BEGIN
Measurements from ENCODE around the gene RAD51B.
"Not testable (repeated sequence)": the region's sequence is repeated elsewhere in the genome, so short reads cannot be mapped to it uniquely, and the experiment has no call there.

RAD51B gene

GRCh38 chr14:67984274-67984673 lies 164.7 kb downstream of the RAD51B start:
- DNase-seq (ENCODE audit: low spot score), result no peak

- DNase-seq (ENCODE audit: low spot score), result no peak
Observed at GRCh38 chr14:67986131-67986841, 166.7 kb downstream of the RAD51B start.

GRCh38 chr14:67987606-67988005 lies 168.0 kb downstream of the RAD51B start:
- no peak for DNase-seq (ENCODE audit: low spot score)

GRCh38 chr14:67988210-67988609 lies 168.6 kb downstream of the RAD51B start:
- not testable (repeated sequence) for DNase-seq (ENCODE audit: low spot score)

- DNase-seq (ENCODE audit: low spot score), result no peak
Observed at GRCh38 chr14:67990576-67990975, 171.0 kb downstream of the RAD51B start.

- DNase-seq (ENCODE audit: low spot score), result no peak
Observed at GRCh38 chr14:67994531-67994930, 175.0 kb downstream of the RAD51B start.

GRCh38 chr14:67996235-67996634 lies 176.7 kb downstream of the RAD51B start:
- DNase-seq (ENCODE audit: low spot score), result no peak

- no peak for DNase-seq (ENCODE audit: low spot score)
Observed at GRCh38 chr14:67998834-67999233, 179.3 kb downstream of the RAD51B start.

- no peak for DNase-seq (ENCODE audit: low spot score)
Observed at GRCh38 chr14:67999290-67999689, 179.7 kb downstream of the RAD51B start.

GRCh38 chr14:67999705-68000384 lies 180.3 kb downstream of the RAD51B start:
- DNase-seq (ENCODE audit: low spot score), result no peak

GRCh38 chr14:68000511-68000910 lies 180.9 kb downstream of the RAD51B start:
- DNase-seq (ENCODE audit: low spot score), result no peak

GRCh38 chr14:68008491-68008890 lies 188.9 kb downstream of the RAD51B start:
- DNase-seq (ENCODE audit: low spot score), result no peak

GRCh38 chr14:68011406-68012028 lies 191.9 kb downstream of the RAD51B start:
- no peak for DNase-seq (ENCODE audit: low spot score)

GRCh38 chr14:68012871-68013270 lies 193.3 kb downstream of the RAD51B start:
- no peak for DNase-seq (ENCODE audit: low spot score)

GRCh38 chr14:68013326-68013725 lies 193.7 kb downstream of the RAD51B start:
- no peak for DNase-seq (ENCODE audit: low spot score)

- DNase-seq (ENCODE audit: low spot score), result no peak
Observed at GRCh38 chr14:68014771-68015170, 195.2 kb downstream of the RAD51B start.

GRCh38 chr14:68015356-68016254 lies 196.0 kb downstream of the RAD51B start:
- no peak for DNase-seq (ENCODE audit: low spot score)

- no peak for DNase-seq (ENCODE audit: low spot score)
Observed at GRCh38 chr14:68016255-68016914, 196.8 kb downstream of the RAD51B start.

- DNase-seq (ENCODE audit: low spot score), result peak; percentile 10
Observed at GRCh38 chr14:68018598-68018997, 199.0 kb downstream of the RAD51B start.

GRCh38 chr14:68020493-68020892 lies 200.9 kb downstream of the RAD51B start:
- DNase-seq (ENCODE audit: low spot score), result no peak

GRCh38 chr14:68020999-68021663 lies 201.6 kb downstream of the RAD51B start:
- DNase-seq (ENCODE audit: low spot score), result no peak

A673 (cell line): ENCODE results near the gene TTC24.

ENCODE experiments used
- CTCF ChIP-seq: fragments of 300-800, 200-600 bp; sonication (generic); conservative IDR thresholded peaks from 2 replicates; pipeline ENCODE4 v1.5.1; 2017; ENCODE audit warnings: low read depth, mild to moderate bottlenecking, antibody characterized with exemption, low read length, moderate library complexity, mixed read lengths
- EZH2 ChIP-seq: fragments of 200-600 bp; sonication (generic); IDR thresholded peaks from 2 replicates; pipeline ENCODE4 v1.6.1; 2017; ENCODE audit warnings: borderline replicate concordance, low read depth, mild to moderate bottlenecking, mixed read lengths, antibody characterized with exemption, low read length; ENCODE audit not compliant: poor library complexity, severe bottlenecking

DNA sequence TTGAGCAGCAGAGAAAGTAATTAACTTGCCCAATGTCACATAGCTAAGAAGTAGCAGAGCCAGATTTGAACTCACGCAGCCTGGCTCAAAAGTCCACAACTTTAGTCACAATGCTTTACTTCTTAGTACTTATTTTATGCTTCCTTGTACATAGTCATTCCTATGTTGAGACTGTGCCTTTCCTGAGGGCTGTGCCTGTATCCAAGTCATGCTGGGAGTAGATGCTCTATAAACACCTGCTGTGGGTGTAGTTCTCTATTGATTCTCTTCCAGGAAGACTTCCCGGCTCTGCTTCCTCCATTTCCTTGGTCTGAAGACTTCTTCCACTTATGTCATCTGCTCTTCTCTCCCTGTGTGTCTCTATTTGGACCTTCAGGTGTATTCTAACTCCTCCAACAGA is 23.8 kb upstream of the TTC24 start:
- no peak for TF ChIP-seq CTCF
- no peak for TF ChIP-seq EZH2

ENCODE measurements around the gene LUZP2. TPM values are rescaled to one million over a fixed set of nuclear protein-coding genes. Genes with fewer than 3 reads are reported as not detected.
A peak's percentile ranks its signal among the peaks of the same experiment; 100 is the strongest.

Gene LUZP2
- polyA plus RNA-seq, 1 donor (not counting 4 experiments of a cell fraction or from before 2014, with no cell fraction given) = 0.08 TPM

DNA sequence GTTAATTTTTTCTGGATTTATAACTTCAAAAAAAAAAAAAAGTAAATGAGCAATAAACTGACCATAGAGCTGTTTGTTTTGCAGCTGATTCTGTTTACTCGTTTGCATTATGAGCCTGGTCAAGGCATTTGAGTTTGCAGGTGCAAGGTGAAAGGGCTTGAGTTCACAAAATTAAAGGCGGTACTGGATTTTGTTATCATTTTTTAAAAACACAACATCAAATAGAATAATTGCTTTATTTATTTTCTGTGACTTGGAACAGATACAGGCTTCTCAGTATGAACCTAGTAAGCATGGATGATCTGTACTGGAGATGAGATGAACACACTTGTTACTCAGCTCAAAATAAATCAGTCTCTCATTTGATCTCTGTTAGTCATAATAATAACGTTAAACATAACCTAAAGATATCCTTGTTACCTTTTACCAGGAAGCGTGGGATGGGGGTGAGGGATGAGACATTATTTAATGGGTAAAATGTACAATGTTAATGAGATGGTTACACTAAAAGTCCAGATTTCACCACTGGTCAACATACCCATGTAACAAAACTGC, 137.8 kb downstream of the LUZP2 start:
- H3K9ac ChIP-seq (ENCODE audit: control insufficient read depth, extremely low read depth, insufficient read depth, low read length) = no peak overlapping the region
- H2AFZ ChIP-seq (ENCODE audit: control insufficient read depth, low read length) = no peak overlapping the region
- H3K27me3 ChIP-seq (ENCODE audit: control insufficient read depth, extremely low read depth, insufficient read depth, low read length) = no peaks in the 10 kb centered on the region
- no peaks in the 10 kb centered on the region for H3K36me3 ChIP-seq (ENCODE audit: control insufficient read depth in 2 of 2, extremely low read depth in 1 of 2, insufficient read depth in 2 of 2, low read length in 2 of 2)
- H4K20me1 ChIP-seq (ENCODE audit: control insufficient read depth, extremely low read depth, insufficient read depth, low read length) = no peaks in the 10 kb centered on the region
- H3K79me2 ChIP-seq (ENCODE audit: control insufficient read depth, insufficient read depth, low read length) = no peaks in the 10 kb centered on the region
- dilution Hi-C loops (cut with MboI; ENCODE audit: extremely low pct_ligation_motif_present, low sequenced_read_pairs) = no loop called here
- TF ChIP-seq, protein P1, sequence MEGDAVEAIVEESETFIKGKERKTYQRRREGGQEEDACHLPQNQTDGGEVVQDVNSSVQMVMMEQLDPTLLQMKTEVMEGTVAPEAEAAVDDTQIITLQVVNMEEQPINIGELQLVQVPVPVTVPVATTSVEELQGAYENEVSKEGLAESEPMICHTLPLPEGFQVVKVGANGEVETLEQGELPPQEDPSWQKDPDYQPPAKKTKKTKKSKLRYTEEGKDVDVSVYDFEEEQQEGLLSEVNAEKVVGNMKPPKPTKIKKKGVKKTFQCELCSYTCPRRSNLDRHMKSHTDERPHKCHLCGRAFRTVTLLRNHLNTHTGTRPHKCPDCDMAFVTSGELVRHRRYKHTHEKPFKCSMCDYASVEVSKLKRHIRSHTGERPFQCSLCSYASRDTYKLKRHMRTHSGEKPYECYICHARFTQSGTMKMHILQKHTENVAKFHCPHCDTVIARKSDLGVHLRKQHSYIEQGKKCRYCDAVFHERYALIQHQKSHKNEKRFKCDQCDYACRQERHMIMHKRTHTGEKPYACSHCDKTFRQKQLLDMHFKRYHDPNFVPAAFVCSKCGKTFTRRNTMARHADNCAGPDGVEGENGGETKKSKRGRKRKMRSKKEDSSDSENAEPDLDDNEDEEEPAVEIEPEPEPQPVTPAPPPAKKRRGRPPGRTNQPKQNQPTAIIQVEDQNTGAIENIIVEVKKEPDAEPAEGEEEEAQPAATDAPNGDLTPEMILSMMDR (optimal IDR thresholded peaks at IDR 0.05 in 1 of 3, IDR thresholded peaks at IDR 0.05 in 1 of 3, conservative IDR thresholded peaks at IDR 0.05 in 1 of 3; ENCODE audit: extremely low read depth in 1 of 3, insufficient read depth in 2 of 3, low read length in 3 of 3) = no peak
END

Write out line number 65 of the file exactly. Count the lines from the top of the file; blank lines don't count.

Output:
- TF ChIP-seq, protein P1, sequence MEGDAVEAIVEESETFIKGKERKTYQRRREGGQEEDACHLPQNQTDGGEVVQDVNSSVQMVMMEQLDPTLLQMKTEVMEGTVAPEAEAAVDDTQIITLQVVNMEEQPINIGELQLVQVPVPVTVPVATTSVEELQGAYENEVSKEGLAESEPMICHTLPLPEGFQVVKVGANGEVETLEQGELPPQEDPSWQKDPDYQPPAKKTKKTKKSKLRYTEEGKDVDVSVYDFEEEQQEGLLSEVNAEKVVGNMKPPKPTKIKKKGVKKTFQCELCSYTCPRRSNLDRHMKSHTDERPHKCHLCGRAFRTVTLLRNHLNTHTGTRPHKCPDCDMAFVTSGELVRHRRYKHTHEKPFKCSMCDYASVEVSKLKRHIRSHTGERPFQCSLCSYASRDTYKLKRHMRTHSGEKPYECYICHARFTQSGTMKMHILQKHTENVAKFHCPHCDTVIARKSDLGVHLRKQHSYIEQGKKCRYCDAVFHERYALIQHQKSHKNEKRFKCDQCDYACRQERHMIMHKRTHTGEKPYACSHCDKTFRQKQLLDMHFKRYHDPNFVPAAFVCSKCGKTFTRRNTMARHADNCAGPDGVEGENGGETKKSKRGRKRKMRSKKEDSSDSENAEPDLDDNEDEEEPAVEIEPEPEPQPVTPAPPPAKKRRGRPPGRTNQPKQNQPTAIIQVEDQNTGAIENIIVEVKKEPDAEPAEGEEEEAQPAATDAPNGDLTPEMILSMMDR (optimal IDR thresholded peaks at IDR 0.05 in 1 of 3, IDR thresholded peaks at IDR 0.05 in 1 of 3, conservative IDR thresholded peaks at IDR 0.05 in 1 of 3; ENCODE audit: extremely low read depth in 1 of 3, insufficient read depth in 2 of 3, low read length in 3 of 3) = no peak